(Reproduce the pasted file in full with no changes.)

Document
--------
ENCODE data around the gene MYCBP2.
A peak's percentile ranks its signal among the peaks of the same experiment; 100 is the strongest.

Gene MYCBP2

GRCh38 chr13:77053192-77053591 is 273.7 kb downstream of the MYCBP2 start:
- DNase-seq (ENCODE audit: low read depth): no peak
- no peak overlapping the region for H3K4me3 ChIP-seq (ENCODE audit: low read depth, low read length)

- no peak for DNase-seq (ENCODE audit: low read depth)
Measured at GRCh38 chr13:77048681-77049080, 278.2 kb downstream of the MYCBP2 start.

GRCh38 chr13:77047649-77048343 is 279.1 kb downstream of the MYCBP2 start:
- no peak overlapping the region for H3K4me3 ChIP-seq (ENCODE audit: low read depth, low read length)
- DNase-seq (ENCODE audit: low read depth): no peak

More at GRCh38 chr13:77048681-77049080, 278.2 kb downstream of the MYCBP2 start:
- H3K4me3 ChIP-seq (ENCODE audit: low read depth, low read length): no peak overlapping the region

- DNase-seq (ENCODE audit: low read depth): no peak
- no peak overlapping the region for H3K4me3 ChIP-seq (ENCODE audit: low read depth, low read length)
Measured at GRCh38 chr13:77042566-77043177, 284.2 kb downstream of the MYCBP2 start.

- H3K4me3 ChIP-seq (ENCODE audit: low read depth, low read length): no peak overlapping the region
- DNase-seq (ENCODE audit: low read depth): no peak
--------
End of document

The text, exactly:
ENCODE data around the gene MYCBP2.
A peak's percentile ranks its signal among the peaks of the same experiment; 100 is the strongest.

Gene MYCBP2

GRCh38 chr13:77053192-77053591 is 273.7 kb downstream of the MYCBP2 start:
- DNase-seq (ENCODE audit: low read depth): no peak
- no peak overlapping the region for H3K4me3 ChIP-seq (ENCODE audit: low read depth, low read length)

- no peak for DNase-seq (ENCODE audit: low read depth)
Measured at GRCh38 chr13:77048681-77049080, 278.2 kb downstream of the MYCBP2 start.

GRCh38 chr13:77047649-77048343 is 279.1 kb downstream of the MYCBP2 start:
- no peak overlapping the region for H3K4me3 ChIP-seq (ENCODE audit: low read depth, low read length)
- DNase-seq (ENCODE audit: low read depth): no peak

More at GRCh38 chr13:77048681-77049080, 278.2 kb downstream of the MYCBP2 start:
- H3K4me3 ChIP-seq (ENCODE audit: low read depth, low read length): no peak overlapping the region

- DNase-seq (ENCODE audit: low read depth): no peak
- no peak overlapping the region for H3K4me3 ChIP-seq (ENCODE audit: low read depth, low read length)
Measured at GRCh38 chr13:77042566-77043177, 284.2 kb downstream of the MYCBP2 start.

- H3K4me3 ChIP-seq (ENCODE audit: low read depth, low read length): no peak overlapping the region
- DNase-seq (ENCODE audit: low read depth): no peak